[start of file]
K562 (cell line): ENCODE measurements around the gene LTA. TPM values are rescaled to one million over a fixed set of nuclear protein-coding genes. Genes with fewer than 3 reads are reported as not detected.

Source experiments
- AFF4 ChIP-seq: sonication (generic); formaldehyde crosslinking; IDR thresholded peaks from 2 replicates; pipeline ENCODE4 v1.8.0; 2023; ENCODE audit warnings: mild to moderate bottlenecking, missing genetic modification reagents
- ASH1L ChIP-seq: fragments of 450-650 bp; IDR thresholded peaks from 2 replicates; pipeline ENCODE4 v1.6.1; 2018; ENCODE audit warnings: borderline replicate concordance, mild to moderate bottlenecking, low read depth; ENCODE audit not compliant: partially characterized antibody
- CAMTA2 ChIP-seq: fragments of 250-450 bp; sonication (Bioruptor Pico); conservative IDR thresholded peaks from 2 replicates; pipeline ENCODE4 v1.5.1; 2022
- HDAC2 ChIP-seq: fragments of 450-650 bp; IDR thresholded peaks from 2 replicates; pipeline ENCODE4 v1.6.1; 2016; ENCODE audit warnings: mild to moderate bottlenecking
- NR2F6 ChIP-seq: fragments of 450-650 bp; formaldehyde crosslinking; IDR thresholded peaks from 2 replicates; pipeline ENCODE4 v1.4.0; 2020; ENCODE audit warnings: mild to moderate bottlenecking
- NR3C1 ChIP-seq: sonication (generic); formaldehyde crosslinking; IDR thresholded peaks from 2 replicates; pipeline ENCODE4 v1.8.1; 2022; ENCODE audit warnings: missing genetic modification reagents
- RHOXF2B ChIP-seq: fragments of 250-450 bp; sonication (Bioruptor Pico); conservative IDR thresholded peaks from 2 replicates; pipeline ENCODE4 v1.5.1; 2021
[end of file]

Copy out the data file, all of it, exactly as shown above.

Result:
K562 (cell line): ENCODE measurements around the gene LTA. TPM values are rescaled to one million over a fixed set of nuclear protein-coding genes. Genes with fewer than 3 reads are reported as not detected.

Source experiments
- AFF4 ChIP-seq: sonication (generic); formaldehyde crosslinking; IDR thresholded peaks from 2 replicates; pipeline ENCODE4 v1.8.0; 2023; ENCODE audit warnings: mild to moderate bottlenecking, missing genetic modification reagents
- ASH1L ChIP-seq: fragments of 450-650 bp; IDR thresholded peaks from 2 replicates; pipeline ENCODE4 v1.6.1; 2018; ENCODE audit warnings: borderline replicate concordance, mild to moderate bottlenecking, low read depth; ENCODE audit not compliant: partially characterized antibody
- CAMTA2 ChIP-seq: fragments of 250-450 bp; sonication (Bioruptor Pico); conservative IDR thresholded peaks from 2 replicates; pipeline ENCODE4 v1.5.1; 2022
- HDAC2 ChIP-seq: fragments of 450-650 bp; IDR thresholded peaks from 2 replicates; pipeline ENCODE4 v1.6.1; 2016; ENCODE audit warnings: mild to moderate bottlenecking
- NR2F6 ChIP-seq: fragments of 450-650 bp; formaldehyde crosslinking; IDR thresholded peaks from 2 replicates; pipeline ENCODE4 v1.4.0; 2020; ENCODE audit warnings: mild to moderate bottlenecking
- NR3C1 ChIP-seq: sonication (generic); formaldehyde crosslinking; IDR thresholded peaks from 2 replicates; pipeline ENCODE4 v1.8.1; 2022; ENCODE audit warnings: missing genetic modification reagents
- RHOXF2B ChIP-seq: fragments of 250-450 bp; sonication (Bioruptor Pico); conservative IDR thresholded peaks from 2 replicates; pipeline ENCODE4 v1.5.1; 2021